New York is switching from a jurisdiction in which the Federal Bureau of Investigation (FBI) conducts firearms-related NICS background checks, to one in which the New York State Police will conduct all firearm and ammunition-related background checks using both NICS and a pending “statewide license and record database.” This shift is occurring due to legislation enacted last year, NY Exec. Law § 228, which authorizes the state police to act as the “point of contact” for background checks required under “18 U.S.C. sec. 922(t), all federal regulations and applicable guidelines adopted pursuant thereto, and the national instant criminal background check system for the purchase of firearms and ammunition.”

    That law directs the Superintendent of State Police to establish a “centralized bureau” for firearm and ammunition background checks.  NY Exec. Law § 228(7) specifies that, within 60 days of July 15, 2023, the superintendent must “notify each licensed dealer holding a permit to sell firearms” to submit requests for background checks to the state police, which appears to be an indirect way of setting a deadline of September 13 (the date the 60-day period expires) for the system to be operational.

    Section § 228(5) allows the state to charge fees for background checks using this state database, which fees cannot “exceed the total amount of direct and indirect costs incurred by the bureau in performing such background check.” One source indicates that these fees will add an additional $9 (firearms) and $2.50 (ammunition) to purchases and transfers.

    The shift to a state “point of contact” jurisdiction occurs in tandem with a second change, a related but separate development under a state law that mandates background checks for ammunition transfers by “sellers of ammunition.” This background check requirement dates back to the SAFE Act of 2013 and requires that a state database for ammunition background checks be used (federal law, 28 C.F.R. 25.6, limits the use of the NICS system for checks “only in connection with a proposed firearm transfer as required by the Brady Act. FFLs are strictly prohibited from initiating a NICS background check for any other purpose”).

    This ammunition background check requirement comes with a statutory precondition and grace period before it may take effect. Specifically, the state police superintendent must first “certify” that “the statewide license and record database established pursuant to [NY Penal Law § 400.02] and the statewide license and record database established for ammunition sales are operational,” followed by a 30-day period after which the ammunition background check requirement is in effect. In a classic example of the New York’s legislature’s signature style of “pass gun control laws first, figure out if they work later,” it became apparent once the SAFE Act was passed that the ammunition background check mandate was unachievable at the time. The-then police superintendent advised that his agency lacked the technology to implement the requirement and had “no idea when ammunition background checks… will begin across the state.”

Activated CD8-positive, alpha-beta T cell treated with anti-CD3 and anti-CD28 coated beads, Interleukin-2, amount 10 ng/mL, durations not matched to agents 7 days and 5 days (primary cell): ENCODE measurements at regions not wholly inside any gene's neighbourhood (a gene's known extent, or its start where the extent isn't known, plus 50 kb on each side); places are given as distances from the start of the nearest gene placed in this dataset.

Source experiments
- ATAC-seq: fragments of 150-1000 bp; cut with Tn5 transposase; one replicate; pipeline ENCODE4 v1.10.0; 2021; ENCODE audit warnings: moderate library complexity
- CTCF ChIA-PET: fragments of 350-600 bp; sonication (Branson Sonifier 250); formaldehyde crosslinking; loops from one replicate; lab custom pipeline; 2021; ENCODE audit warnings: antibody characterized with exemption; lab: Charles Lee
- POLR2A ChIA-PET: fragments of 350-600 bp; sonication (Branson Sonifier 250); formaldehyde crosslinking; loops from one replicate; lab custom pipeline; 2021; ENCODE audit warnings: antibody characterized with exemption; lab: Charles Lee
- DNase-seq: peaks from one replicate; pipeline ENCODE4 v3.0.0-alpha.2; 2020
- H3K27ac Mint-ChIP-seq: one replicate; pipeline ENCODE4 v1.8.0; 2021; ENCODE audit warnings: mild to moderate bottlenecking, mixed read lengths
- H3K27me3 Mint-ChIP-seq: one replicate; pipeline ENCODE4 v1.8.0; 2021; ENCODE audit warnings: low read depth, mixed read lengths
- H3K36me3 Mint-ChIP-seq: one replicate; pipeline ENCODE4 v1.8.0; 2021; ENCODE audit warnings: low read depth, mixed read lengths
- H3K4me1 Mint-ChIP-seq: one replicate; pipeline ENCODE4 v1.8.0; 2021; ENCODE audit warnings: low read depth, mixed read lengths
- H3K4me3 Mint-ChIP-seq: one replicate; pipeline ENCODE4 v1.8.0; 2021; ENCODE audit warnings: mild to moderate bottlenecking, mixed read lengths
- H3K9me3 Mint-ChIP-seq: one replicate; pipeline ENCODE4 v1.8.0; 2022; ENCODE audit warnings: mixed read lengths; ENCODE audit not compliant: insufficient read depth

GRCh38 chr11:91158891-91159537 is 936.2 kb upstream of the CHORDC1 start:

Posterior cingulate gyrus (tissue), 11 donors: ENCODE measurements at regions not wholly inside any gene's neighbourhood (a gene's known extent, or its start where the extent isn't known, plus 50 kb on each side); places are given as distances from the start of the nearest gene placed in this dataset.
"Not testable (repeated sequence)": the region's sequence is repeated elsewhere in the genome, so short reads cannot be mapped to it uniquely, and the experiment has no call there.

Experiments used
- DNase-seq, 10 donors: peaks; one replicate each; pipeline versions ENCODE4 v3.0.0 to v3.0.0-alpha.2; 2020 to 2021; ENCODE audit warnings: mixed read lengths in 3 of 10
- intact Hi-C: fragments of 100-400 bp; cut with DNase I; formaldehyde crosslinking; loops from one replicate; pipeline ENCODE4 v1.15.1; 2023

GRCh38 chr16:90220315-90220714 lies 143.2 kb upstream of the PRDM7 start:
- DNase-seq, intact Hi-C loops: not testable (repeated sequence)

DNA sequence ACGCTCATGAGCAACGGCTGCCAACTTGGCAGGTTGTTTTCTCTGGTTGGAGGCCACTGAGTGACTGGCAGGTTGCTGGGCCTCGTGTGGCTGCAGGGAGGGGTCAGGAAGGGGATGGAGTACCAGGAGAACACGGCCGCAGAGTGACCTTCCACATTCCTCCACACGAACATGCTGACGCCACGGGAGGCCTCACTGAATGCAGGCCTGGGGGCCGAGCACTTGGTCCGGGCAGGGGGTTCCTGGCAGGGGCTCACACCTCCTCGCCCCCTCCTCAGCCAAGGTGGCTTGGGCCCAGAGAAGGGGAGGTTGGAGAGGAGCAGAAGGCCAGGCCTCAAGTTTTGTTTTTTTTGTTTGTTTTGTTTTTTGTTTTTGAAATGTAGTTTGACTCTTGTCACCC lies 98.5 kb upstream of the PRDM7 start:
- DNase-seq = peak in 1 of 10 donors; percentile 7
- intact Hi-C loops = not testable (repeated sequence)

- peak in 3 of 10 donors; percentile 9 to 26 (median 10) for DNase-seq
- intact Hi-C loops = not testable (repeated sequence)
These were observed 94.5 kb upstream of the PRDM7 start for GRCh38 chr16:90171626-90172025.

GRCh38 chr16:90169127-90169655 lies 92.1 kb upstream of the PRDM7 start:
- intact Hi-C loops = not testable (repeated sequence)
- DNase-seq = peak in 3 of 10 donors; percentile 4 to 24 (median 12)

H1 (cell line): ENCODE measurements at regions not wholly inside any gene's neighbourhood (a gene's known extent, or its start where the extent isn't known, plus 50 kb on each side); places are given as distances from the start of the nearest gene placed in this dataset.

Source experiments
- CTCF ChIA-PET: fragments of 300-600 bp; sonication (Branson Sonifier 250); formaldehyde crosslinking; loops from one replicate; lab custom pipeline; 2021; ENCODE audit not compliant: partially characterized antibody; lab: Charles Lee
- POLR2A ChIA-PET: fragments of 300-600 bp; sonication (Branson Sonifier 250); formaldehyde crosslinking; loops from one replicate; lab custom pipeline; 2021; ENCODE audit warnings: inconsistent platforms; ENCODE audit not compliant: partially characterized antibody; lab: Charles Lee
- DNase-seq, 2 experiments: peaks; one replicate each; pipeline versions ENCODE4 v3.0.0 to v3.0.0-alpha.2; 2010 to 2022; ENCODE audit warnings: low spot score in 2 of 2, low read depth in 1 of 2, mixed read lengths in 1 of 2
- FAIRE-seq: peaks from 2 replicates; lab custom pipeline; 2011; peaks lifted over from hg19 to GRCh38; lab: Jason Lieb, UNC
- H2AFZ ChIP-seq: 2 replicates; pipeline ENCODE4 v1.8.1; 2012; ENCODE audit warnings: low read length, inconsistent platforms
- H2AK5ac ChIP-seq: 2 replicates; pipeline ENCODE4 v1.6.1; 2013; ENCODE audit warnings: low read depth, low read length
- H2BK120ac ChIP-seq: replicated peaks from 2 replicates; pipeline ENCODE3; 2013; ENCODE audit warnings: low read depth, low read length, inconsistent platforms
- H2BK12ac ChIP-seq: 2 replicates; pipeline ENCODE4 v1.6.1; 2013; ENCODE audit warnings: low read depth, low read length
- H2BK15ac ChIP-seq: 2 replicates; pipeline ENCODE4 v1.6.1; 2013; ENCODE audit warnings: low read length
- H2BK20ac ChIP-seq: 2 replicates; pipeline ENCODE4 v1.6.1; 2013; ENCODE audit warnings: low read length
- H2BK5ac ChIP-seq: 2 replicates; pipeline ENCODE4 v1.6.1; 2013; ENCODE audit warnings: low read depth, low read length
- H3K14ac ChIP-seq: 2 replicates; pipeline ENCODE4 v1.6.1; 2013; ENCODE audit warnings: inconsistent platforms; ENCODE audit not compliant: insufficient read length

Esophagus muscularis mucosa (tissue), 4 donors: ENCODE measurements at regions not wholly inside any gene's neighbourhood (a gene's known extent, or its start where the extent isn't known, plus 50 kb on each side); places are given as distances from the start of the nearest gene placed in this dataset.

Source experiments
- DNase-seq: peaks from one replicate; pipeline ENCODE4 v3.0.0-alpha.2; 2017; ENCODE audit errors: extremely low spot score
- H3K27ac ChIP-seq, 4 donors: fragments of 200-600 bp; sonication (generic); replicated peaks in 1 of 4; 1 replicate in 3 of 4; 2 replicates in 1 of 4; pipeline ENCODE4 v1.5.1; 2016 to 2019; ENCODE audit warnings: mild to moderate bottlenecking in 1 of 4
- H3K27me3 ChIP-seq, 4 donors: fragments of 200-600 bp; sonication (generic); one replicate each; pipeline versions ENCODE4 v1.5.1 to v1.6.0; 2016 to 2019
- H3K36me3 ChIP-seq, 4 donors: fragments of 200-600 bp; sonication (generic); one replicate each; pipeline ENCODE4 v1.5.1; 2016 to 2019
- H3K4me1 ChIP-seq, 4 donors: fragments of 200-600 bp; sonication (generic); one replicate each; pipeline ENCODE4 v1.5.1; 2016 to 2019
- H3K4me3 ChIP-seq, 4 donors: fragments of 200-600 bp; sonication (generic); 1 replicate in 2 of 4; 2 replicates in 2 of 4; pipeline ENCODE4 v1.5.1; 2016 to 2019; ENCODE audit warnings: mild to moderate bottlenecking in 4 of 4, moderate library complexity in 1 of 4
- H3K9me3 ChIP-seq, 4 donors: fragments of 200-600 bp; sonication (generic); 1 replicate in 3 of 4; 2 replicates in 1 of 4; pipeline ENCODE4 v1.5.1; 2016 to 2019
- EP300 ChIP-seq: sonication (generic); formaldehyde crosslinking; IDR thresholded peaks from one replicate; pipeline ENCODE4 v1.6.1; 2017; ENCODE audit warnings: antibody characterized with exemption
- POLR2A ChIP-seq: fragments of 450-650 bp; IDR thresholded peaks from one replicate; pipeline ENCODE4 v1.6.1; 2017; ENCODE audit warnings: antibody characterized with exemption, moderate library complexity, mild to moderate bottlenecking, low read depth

A further complication is that the entire ammunition background check database project was placed in abeyance due to a 2015 memorandum of understanding (MOU). The agreement, entered into by the Cuomo Administration and then-Republican Senate Majority Leader John Flanagan, promised that no state money would be spent on implementing the ammunition background check database until a cost plan had been approved by the parties. The MOU further stipulated that any certification of the database as operational would not be made until the parties had approved a plan on its implementation. Last year, however, Governor Kathy Hochul indicated she was aware of the “old MOU that was signed related to ammunition sales after laws were passed the decade ago, it was an administration document between the prior administration and the Senate Republicans,” but decided to ignore it – “we are literally tearing it up and New York will now require and conduct background checks for all ammunition purchases.”

    There is no indication on either the state police or the governor’s websites that the certification of the statewide license and record database as operational has occurred. However, the NY State Police website currently advises that the “background check requirements imposed on all retail sellers of ammunition are scheduled to take effect on September 13, 2023.”

  • 08/22/2023 8:26 AM | Anonymous

    On Wednesday, September 13, 2023, federally-licensed dealers in firearms in New York will be closed for business because they will be on strike. The Second Amendment “to keep” - of “to keep and bear arms” - will go dark. Without dealers, there will be nothing for you “to keep.” No firearms. No ammunition. We’re doing it to raise public awareness of unjust laws passed summer 2022, which dealers are fighting in federal court. On July 25, 2023, the New York State Police “Joint Terrorism Taskforce” started enforcing of those laws against dealers without notification to anyone. On September 13, 2023, the NYSP will attempt to launch its new firearms and ammunition background checks and it will start the build of the first-ever in U.S. history single database of gun owners.

    Will you stand in solidarity?

    At noon on September 13, we’re asking you to stand in solidarity with dealers fighting for your Second Amendment rights, your privacy, your Heller-McDonald-NYSRPA v. Bruen. Will you please go to your local rod & gun club, your local range, your local sportsmen’s association property, and fire a round. Make this the “Shot Heard ‘Round the State II.” We did this ten years ago after the “SAFE Act.” We need to do it again.


  • 08/22/2023 8:24 AM | Anonymous